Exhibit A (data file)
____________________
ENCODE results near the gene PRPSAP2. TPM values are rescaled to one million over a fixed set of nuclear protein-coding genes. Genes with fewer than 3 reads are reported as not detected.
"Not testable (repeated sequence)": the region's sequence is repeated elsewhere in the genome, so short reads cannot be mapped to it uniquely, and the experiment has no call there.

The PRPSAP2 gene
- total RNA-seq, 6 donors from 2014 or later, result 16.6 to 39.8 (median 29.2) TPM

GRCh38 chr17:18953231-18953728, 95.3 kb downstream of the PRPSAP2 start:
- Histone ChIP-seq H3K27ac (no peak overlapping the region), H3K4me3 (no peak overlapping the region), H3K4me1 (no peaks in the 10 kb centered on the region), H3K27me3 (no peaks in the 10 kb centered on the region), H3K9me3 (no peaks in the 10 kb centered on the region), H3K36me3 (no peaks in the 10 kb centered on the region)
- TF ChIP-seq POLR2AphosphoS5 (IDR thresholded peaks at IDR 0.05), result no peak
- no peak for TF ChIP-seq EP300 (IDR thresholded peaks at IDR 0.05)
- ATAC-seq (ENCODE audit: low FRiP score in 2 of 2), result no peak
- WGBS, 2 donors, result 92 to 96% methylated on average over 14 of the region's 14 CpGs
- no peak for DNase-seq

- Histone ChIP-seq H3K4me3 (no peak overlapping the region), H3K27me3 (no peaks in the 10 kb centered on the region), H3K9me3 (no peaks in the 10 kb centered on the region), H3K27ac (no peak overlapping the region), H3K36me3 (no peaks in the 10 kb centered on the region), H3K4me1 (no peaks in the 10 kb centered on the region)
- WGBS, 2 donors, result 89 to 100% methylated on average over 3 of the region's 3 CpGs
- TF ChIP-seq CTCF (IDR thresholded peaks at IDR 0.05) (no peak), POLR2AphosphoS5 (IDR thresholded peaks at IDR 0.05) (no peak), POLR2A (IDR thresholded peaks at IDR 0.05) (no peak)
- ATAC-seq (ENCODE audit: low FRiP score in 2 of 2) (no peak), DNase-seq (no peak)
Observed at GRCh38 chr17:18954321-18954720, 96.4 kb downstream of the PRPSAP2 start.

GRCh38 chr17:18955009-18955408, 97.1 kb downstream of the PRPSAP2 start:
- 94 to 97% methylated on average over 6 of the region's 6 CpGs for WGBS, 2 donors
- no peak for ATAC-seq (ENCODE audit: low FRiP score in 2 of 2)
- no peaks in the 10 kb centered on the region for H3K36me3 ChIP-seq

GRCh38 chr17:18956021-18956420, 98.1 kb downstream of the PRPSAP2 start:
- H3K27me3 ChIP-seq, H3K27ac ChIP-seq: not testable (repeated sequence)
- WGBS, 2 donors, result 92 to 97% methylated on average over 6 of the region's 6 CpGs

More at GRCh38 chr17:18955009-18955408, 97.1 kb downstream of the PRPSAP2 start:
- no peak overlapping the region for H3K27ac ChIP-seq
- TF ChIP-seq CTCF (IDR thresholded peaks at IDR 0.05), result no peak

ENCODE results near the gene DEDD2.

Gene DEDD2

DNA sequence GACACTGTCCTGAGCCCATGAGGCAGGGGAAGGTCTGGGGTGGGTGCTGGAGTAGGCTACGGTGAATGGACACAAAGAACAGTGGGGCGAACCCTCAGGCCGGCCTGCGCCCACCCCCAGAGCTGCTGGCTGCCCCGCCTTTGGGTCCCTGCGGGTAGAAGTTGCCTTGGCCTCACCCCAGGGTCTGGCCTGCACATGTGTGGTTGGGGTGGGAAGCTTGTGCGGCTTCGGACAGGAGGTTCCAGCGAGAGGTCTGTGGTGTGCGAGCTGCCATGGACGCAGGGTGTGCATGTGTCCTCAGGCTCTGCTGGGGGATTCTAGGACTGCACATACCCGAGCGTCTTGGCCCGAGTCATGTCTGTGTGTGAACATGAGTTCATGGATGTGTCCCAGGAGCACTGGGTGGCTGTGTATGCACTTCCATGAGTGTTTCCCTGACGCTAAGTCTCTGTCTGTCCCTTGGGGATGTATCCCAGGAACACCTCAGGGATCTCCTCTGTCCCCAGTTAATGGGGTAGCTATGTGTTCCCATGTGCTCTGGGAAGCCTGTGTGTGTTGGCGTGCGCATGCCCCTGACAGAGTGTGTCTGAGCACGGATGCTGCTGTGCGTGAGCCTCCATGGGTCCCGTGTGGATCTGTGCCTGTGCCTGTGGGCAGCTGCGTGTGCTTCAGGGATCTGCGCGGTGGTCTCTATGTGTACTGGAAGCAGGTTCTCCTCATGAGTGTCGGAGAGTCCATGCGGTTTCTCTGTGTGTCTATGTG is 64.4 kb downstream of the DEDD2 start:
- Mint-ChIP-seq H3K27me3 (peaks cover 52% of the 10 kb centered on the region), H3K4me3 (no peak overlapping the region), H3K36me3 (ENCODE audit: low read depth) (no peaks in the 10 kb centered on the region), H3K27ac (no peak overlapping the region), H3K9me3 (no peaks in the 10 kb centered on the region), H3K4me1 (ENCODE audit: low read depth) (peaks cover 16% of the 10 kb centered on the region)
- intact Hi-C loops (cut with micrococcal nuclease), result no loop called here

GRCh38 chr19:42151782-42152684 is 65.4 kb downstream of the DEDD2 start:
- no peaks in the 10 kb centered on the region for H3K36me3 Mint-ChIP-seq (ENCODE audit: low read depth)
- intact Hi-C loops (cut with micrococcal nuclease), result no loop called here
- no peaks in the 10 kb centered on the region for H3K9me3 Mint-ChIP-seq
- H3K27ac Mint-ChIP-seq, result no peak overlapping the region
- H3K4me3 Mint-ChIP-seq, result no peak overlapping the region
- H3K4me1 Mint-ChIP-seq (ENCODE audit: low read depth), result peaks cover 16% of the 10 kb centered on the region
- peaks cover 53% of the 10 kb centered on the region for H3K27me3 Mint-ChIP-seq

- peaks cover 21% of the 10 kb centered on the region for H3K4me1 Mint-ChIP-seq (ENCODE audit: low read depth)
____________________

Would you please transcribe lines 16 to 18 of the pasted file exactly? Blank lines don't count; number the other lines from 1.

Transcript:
Observed at GRCh38 chr17:18954321-18954720, 96.4 kb downstream of the PRPSAP2 start.

GRCh38 chr17:18955009-18955408, 97.1 kb downstream of the PRPSAP2 start:
- 94 to 97% methylated on average over 6 of the region's 6 CpGs for WGBS, 2 donors